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Chomsky and Conscription

Noam Chomsky is so rarely wrong about anything that it feels impertinent to correct him. But his recent remarks on the draft, printed in CounterPunch (Feb. 2), are in need of scrutiny, especially since they might give false comfort to people who rightly worry that a revival of conscription is in the cards.

Chomsky says the US is unlikely to reinstate the draft because of “the Vietnam experience,” which was “the first time in the history of European imperialism [sic; he must have meant to include North America] that an imperial power tried to fight a colonial war with a citizens’ army.” He continues:

“I mean the British didn’t do it, and the French had the Foreign Legion in colonial wars, civilians are just no good at it. Colonial wars are too brutal and vicious and murderous. You just can’t take kids off the street and have them fight that kind of war. You need trained killers, like the French Foreign Legion.”

Chomsky has been saying this a lot lately, and consequently the notion that conscripts can’t fight dirty wars has taken its place among the Top Ten left-of-center myths about the draft, right alongside “the draft is fairer to the poor and minorities” and (don’t laugh) “the Establishment wouldn’t support wars of aggression if they thought their children might get drafted.” Because Chomsky is usually so reliable, a lot of good people seem to be swallowing his argument uncritically, which is why it calls for correction.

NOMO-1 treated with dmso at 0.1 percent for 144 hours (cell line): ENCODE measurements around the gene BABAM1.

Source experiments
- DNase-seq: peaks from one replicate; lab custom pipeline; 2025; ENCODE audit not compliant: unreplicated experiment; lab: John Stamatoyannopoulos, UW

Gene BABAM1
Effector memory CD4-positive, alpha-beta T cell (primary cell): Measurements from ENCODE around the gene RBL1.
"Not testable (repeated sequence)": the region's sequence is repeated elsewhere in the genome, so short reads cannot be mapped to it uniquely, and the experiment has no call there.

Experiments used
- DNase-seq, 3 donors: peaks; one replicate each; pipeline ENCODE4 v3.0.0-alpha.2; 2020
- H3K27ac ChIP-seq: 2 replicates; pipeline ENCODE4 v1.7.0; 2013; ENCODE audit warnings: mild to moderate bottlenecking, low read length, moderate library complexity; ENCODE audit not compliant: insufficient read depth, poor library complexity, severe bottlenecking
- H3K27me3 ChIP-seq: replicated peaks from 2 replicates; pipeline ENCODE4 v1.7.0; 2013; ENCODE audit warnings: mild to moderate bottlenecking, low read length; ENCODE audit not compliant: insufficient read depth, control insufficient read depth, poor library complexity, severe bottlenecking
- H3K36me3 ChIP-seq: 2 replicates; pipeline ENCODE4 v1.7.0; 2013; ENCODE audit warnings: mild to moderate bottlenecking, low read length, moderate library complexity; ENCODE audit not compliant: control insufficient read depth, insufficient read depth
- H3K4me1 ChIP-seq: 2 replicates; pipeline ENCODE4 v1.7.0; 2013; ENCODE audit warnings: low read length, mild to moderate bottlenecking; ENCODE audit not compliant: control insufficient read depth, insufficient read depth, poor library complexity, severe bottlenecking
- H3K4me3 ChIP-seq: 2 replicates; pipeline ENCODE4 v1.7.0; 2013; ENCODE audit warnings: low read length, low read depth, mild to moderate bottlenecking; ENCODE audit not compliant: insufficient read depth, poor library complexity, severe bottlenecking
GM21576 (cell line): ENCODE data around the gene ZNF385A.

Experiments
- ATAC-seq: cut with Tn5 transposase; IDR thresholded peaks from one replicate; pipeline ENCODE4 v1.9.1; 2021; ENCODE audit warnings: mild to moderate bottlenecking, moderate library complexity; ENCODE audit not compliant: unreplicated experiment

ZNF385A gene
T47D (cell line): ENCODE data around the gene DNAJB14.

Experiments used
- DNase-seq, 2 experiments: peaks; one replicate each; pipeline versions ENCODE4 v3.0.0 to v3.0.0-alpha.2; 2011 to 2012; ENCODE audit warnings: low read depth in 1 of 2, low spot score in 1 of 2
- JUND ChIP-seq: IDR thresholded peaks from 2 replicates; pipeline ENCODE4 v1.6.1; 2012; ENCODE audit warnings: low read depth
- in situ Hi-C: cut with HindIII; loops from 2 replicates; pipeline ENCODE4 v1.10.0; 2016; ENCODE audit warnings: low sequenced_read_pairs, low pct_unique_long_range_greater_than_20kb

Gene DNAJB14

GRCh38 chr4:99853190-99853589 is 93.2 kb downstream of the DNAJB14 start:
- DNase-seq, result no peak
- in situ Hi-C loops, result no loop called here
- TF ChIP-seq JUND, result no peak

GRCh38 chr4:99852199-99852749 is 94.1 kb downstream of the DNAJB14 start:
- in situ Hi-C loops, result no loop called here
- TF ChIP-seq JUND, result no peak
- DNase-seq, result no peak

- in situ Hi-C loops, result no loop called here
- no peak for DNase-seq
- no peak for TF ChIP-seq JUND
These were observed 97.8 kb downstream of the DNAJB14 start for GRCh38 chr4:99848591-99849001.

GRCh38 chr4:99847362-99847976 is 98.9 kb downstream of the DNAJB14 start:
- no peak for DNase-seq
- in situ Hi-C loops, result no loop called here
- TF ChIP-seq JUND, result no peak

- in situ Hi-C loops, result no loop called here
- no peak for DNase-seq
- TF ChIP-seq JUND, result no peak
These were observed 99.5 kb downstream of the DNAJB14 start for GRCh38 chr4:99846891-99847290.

I won’t dwell on Chomsky’s use of the term “citizens’ army,” a pleasant-sounding euphemism for forced military service that is gaining popularity among apologists for the draft. But it’s worth noting that the US force now in Iraq is already a citizens’ army, consisting mostly of Guardsmen and Reservists who have been wrenched away from their families to spend 24 months in hell. It’s probably true that some draftees would shrink from the brutal realities of war against the people of Iraq, but no more than the thoroughly demoralized civilians who are there now. From Washington’s point of view, a draft could hardly make things worse.

What really puzzles me is Chomsky’s bald assertion that the Vietnam War was the first time a European power tried to fight a colonial war using draftees. That’s just not so.

To begin with, it’s mysterious why Chomsky limits himself to European powers. Surely his argument should apply equally to imperialists on other continents, unless he thinks Europeans are especially sensitive about colonial slaughter — and he can’t possibly think that. At any rate, he’s mistaken even in the case of Europe. Just to name one counterexample, the Italian conquest of Ethiopia in 1935-36, a murderous colonial war by any standard, was fought with conscripted troops.